REVIEW: Grand Brix Shooter

Good Brix Shooter

Released: Steam
Type: Single-player, Local Co-op
Genre: Action, Shoot ’em up
Developer: Intragames Co.,Ltd.
Publisher: Intragames Co.,Ltd.
Release Date: Aug 29, 2019

The last shoot ’em up game I played was Rival MegaGun. It is a good game with a unique premise of focusing on the player versus player aspect. The game didn’t fit right in the traditional shump mold as it is its own thing and that’s great. However it did leave me wanting a more traditional experience. Enter Grand Brix Shooter, a solid side-scroller shoot ’em up with interesting power-ups mechanic, that will keep me entertained for some time.


Grand Brix Shooter is a bullet-hell game, a sub-genre of shoot ’em up genre. That is to say, it plays like a regular one except that you will also have to navigate your way through a mind-numbing amount of bullets flying your way. In both arcade and challenge mode, the game is available in linear stages that are filled with enemies and often with a mid-boss and, of course, a stage boss. Assuming you can survive the onslaught of projectiles with ease, the stage flow is going to be fairly quick up until the bosses who will have multiple phases with different attack patterns. Grand Brix Shooter is a mostly single-player experience but it also offers the option to simultaneously play with a friend offline in Challenge mode.

A typical scene in a bullet hell game.

Fusion System

You start the game with a simple pea-shooter spacecraft that can be upgraded vias power-ups as is the tradition. What’s a bit different is the way they are implemented by Intragames. Instead of just moving over these power-ups dropped from the cargo unit, a button will also need to be pressed for your unit to fuse with it. This whole process is dubbed “fusion” as your small gunship docks with these upgrades which aesthetically are either external mecha or bigger spaceship armors. There is a decent amount of power-ups with their own attack patterns ranging from spread shots to auto satellite attacks to reflecting shield. More can be unlocked once certain conditions are fulfilled. Functionality-wise fusions work as normal power-ups for the most part save for two things: fusing with any new upgrades will refresh your life bar and each of the upgrades have three levels. Because there are no life pickups, this creates an interesting situation in which you have to decide if you want to swap out the current upgrade. Do you want to keep the old preferred maxed out power-up at low life or do you want to get a health refill at the cost of having to start fresh?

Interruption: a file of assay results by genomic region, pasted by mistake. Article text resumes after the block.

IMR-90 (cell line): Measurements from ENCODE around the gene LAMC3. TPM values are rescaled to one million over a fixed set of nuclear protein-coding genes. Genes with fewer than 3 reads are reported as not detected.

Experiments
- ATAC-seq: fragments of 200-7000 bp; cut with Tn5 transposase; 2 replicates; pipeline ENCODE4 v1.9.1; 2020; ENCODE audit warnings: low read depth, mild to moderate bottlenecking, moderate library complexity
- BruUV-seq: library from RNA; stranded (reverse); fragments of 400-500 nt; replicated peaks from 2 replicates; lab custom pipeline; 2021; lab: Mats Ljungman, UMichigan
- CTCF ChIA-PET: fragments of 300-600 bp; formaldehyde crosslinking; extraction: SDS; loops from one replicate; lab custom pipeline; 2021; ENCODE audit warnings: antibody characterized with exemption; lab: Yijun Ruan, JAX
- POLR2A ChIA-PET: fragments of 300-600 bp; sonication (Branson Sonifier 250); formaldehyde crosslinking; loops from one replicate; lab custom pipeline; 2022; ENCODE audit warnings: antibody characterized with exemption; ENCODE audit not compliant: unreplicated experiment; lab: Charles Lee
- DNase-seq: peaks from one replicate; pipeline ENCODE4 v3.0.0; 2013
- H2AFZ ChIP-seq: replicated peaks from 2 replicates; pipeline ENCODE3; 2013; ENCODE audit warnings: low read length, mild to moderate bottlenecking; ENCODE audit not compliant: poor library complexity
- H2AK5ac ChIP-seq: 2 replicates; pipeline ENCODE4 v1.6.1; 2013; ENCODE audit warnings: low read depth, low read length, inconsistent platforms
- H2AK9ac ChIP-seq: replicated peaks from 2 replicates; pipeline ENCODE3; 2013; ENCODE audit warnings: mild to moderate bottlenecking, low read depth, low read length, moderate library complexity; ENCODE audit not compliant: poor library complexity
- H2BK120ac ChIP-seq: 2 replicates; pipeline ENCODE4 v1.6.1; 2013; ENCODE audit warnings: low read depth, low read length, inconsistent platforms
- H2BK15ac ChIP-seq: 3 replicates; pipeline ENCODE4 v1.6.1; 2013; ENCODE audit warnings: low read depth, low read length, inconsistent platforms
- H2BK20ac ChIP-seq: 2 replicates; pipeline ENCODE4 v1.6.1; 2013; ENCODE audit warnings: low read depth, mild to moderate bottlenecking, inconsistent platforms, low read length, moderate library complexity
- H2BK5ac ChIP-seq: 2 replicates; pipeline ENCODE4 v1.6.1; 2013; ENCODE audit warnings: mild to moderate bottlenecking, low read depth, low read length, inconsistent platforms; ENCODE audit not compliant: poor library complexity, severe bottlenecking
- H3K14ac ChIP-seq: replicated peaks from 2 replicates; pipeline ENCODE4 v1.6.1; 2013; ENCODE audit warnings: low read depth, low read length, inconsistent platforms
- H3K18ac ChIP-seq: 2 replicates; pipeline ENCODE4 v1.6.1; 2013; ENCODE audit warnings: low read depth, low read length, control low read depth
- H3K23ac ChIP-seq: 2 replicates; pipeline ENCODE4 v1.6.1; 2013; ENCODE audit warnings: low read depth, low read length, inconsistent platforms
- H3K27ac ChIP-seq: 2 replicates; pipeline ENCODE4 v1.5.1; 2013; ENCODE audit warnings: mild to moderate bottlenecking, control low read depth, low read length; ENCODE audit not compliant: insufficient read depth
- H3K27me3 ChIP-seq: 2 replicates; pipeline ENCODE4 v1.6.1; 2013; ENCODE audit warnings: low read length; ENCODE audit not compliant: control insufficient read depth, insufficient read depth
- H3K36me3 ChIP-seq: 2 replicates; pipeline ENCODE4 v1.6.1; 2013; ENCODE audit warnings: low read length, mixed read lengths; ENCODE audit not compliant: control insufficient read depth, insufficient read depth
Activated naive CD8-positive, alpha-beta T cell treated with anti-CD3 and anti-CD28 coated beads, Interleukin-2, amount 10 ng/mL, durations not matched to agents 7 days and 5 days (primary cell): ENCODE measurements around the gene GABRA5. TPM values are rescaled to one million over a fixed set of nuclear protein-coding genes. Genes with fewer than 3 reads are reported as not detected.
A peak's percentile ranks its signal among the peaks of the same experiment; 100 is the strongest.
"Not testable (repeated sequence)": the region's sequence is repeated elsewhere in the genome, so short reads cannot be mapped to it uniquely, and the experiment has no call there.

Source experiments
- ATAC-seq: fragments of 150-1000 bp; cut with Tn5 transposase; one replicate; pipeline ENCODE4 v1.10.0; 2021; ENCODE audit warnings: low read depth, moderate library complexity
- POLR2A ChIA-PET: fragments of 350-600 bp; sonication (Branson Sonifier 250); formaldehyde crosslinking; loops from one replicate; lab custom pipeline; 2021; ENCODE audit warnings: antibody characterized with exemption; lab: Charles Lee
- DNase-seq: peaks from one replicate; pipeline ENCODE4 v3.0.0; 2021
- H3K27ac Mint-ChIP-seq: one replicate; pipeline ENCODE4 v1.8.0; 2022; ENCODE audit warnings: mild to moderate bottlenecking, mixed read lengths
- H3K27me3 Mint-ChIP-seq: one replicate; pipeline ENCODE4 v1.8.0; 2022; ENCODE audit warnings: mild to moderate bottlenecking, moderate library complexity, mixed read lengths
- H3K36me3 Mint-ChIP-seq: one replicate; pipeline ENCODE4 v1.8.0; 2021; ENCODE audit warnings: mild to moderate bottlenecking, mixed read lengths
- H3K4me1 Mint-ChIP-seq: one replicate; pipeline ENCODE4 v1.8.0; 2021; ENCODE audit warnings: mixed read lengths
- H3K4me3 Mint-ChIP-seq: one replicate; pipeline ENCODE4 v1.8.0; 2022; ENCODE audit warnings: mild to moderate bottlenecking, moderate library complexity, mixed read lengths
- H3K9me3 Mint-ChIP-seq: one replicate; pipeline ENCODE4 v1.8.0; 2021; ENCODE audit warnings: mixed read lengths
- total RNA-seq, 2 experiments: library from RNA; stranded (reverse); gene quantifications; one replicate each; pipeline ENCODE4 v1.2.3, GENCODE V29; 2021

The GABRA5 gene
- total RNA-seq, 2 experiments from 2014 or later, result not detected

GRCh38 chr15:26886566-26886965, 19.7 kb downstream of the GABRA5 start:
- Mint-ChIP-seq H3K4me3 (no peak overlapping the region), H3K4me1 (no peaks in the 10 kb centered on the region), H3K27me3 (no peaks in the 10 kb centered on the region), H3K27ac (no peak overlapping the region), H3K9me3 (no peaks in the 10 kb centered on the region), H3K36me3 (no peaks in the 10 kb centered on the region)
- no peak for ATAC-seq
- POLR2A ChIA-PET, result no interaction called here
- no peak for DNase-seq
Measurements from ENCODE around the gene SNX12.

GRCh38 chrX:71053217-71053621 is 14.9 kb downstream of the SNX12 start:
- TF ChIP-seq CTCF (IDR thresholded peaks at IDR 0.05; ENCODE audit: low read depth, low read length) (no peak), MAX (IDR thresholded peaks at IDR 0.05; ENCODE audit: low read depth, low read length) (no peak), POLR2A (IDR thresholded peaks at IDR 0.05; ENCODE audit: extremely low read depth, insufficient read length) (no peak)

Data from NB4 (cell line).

To switch or not to switch, that is the question.

The level system for the upgrades also does a fine job of making the players feel empowered. At level 3, you will be able to output so much firepower that any enemies less than mid-bosses will disintegrate in a matter of seconds. There is also a super mode which can be reached by maxing out the experience bar while having a level 3 power-up. Signified by a golden aura, your attacks will be further enhanced for a limited time. If you are able to survive in Grand Brix Shooter, you will be rewarded for your effort.

All the firepower!


The 3d assets are on the simple side, which I do not inherently have a problem with. What I do have an issue with is how they are in motion. The way most enemies are animated is quite bareboned. The most you will see is maybe they will rotate a bit while flying around. Some bosses and mid-bosses also suffer from the same issue. I can let the grunts slide but I cannot for the others. The bosses are supposed to be a highlight for this kind of game. Seeing them just floating around with bullets appearing with no animations from the 3d models to accommodate them can feel lazy. For example, there is a boss with miniguns attached and is the point where one of the bullets-based attacks originate from. The machineguns don’t rotate when this happens. If I recall correctly, this boss is not animated at all except for floating from point A to point B over and over. I actually cannot tell if this is intentional to keep in-line with the simplistic models or not. Whatever the case, this is not less is more kind of situation: I expected more.

Bombs behave differently depending on the power-up. Shown above is the level 3 bomb while using Savior (reflect shield) upgrade.

There is also a major disconnection between the story and gameplay. It feels as if the cutscenes which are presented in a comic book panels style are from a completely different game as the tone and style are vastly different. Not to mention that the story seems to almost have nothing to do with what is happening in a stage. I personally feel that it would have done the game a favor to abandon the story altogether. Thankfully, the developer has added the option to turn this off in arcade mode.

One of the arcade story cutscenes.

Final Verdict

Grand Brix Shooter is a good shoot’em up bullet-hell game all around. It sticks mostly to the formula that works while mixing things up a bit on power-ups with the fusion mechanic. The minimalistic models, animations, and incoherent story may not rock your boat but the gameplay makes up for it. If you crave for some good bullet hell action challenges and don’t mind the little details unrelated to gameplay, Grand Brix Shooter will fit that bill just right.

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September 2019

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